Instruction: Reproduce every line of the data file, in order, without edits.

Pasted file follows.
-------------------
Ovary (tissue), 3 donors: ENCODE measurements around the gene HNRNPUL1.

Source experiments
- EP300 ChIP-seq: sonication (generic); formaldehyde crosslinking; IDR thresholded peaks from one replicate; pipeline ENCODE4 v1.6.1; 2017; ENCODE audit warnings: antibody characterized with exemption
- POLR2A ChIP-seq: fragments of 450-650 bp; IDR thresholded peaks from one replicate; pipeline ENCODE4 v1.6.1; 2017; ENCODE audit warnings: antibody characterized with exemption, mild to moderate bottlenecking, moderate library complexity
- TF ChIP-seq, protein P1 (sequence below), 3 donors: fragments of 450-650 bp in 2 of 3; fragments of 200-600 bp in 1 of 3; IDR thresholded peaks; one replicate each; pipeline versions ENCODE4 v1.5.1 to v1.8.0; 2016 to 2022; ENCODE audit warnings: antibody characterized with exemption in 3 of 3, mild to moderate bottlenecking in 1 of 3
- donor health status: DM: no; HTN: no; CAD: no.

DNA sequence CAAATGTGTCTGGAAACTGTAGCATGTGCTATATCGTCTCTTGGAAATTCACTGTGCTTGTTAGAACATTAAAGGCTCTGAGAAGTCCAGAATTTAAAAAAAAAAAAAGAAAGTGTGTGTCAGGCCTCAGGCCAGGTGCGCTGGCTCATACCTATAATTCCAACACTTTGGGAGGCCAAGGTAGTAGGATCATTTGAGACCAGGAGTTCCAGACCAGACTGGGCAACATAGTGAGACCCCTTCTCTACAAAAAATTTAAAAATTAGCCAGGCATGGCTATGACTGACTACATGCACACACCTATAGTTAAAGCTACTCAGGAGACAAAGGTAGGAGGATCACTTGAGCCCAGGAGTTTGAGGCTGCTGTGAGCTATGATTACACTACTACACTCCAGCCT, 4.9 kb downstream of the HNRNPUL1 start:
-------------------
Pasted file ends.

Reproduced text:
Ovary (tissue), 3 donors: ENCODE measurements around the gene HNRNPUL1.

Source experiments
- EP300 ChIP-seq: sonication (generic); formaldehyde crosslinking; IDR thresholded peaks from one replicate; pipeline ENCODE4 v1.6.1; 2017; ENCODE audit warnings: antibody characterized with exemption
- POLR2A ChIP-seq: fragments of 450-650 bp; IDR thresholded peaks from one replicate; pipeline ENCODE4 v1.6.1; 2017; ENCODE audit warnings: antibody characterized with exemption, mild to moderate bottlenecking, moderate library complexity
- TF ChIP-seq, protein P1 (sequence below), 3 donors: fragments of 450-650 bp in 2 of 3; fragments of 200-600 bp in 1 of 3; IDR thresholded peaks; one replicate each; pipeline versions ENCODE4 v1.5.1 to v1.8.0; 2016 to 2022; ENCODE audit warnings: antibody characterized with exemption in 3 of 3, mild to moderate bottlenecking in 1 of 3
- donor health status: DM: no; HTN: no; CAD: no.

DNA sequence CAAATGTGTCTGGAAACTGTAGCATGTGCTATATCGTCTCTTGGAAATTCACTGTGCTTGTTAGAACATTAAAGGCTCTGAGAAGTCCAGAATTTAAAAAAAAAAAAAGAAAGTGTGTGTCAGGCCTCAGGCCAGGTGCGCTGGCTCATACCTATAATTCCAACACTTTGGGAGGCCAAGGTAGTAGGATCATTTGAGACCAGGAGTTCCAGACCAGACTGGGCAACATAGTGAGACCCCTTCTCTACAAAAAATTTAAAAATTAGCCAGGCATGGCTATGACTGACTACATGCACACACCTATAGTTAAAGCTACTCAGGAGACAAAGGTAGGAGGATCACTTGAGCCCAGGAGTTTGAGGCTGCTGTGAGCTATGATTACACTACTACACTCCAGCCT, 4.9 kb downstream of the HNRNPUL1 start: